One of the most challenging aspects of this architecture is that your team will spend a lot of time in the care and feeding of the platform which can reduce the time they have available for developing innovative features. Many innovative features that would make your online presence stand out are simple to implement in a standalone site, but take days and weeks to implement in a large CMS due to the inherent complexity of the architecture.
A Decoupled CMS usually has the capability to organize content separate from the display, however that requires the users to organize the content in a specific way. It is easy to fall into the trap of embedding the content into the layout of the pages when using the WYSIWYG page editor and often the content does not get structured for reuse.
Where a Decoupled CMS is an attempt to address the failings of the Coupled CMS, a Headless CMS is a complete paradigm shift. By completely separating the content management into a hosted service, your team is now free to use the technology that best suits their skills as well as your marketing requirements for presentation of the content.
- Ability to rapidly deliver large and small sites
- Virtually no limitations on the ability to scale up and down dynamically
- Potentially the most secure CMS option
- Content has a longer shelf life and can be reused in multiple channels
- A large portion of the CMS is managed and maintained by vendor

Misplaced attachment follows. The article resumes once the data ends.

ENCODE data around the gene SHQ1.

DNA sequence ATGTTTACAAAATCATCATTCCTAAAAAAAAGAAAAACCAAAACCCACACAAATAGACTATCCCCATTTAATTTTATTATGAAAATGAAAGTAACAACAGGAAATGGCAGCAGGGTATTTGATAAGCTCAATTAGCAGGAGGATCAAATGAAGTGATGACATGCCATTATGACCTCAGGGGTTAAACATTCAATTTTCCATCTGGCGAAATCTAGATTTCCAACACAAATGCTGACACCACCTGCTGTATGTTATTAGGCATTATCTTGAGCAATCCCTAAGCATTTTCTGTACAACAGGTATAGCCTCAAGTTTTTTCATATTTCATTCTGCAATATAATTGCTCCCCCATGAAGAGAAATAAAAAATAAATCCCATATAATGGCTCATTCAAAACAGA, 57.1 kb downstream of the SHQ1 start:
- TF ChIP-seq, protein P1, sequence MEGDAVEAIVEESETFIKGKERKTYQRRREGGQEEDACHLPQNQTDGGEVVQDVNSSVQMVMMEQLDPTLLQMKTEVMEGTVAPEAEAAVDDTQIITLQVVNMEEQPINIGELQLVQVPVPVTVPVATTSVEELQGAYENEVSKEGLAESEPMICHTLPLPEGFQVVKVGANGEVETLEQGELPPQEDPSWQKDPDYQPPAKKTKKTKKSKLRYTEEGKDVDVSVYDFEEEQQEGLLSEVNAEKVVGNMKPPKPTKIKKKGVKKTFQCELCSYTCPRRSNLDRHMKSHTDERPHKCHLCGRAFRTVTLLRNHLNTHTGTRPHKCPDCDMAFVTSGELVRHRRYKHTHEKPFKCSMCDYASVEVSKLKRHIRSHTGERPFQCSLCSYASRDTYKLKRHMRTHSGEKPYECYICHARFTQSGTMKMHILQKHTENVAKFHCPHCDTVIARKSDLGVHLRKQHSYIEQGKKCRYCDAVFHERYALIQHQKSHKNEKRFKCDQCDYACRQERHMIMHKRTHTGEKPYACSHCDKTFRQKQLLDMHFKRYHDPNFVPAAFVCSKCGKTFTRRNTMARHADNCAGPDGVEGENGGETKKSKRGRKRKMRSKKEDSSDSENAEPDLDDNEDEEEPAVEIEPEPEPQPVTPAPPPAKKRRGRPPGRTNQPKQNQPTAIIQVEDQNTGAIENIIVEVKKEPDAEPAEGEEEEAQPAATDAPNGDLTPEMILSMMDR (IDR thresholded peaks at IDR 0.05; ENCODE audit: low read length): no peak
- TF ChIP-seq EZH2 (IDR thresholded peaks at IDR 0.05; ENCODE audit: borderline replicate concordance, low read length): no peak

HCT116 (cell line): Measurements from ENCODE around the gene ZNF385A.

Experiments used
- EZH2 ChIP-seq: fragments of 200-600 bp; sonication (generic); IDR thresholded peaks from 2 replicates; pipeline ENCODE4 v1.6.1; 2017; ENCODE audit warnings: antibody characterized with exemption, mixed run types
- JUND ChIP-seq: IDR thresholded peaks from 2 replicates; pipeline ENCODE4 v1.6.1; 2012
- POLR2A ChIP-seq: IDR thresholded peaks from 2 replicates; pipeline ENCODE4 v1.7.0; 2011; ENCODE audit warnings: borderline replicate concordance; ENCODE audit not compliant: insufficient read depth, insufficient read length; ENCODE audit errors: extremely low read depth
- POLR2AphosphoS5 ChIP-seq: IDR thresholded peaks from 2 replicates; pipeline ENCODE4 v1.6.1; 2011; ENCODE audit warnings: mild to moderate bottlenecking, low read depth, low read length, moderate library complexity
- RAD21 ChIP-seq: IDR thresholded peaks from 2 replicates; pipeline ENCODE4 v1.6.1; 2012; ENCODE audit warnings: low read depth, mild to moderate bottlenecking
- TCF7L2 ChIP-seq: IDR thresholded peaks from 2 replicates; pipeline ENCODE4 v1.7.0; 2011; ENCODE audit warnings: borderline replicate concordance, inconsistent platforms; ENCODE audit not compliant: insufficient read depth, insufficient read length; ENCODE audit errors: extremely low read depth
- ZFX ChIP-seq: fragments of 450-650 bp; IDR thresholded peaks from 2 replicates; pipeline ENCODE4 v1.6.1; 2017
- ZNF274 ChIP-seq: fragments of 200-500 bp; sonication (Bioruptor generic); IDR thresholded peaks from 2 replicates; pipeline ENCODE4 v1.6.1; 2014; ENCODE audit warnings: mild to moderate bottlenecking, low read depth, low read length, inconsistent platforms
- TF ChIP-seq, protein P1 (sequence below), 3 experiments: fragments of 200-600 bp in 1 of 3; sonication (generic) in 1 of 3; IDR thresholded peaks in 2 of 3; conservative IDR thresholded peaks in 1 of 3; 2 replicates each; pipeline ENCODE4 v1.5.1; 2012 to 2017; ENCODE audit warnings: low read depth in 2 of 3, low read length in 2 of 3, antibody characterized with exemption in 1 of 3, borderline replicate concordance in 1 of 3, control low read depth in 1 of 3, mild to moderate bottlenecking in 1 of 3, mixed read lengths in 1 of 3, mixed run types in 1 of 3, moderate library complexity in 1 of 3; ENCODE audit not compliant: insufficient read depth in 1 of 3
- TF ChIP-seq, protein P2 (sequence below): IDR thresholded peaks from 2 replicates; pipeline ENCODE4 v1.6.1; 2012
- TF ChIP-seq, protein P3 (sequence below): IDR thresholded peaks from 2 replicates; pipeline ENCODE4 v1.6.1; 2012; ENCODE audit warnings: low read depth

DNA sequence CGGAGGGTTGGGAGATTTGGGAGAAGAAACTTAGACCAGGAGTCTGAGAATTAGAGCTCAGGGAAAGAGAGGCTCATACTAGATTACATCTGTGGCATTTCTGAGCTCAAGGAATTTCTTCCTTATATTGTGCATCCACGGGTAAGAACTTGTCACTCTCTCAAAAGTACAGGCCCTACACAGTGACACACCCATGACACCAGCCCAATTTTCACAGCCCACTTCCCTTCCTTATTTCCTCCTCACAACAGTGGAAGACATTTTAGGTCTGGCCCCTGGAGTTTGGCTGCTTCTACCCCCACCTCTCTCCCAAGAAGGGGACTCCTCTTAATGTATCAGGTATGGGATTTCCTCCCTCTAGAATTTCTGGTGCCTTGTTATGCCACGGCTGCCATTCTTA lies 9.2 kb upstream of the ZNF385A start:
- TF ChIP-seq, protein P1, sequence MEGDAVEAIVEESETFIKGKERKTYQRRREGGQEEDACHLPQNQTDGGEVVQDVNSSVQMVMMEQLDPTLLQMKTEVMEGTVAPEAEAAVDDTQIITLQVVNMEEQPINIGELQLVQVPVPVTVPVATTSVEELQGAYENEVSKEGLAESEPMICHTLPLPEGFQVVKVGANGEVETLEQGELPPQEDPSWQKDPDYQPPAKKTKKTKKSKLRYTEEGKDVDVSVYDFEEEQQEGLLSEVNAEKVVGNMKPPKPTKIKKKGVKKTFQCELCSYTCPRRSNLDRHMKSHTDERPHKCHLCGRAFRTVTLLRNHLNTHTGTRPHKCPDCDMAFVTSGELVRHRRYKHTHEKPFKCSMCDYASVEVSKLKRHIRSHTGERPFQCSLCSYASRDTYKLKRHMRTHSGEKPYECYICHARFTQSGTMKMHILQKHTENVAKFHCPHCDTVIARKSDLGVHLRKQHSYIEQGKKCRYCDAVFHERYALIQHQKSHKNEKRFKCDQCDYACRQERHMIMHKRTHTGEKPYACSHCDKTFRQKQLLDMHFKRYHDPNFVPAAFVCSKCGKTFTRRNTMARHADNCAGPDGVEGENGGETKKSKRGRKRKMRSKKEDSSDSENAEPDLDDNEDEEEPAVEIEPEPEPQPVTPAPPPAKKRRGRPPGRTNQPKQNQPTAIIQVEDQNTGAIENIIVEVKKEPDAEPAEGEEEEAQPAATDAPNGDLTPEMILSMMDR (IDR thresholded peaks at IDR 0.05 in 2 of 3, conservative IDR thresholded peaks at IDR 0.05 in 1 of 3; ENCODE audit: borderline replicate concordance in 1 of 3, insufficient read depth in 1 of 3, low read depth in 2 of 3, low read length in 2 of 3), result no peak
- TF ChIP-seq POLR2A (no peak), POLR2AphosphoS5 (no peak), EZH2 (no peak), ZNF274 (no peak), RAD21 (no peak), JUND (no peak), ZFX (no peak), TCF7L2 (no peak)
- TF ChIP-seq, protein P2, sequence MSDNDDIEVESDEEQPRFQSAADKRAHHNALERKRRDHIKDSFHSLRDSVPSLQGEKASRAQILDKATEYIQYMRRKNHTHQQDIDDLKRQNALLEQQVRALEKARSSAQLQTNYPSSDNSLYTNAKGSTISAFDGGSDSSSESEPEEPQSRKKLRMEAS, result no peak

- Utilizes commonly held web developer skill sets
- There is no drag-and-drop WYSIWYG page designer
- Hosting costs can be less predictable based on site traffic
Instead of spending time pushing innovative features into a CMS with a proprietary and restrictive structure, your team will be able to complete projects in significantly shorter timelines that are much more predictable.
The Headless CMS architecture is the easiest and least expensive solution scale up or down. Since the front-end is small and can be easily hosted in a dynamically scaled cloud environment the ability to scale both up and down becomes just a matter of turning a dial. The ability to scale back down easily means that you can scale up for a spike in traffic and then scale back down when the spike is over.
Another significant benefit of Headless CMS is that content is not tightly coupled with the presentation. This makes the content reusable for multiple channels and multiple places in your online presence. This means your team is not spending time editing the same content in multiple places and ensures your marketing message is consistent across channels.
Decoupling the content from presentation also means that your content editors can start working on content before the web developers are finished with the pages. This avoids the end-of-project crush that the content editors often experience in a traditional CMS project.
A Headless CMS has the potential to be the most secure CMS solution. As with any CMS the security depends on the diligence of your IT team and web developers. However, since the externally exposed portion of your site is proprietary to your organization it is less likely that a weakness hackers found on another organization's site will be used against your site.
As with anything there are always downsides. In this case there is no WYSIWYG editor to layout pages. However, this could also be an advantage. Imagine a world where your marketers are not spending time wrestling with a WYSIWIG to layout pages and instead are using their creative talents to build wireframes that they hand off to web developers who turn them around in reasonable and predictable timelines. This is possible with a Headless CMS.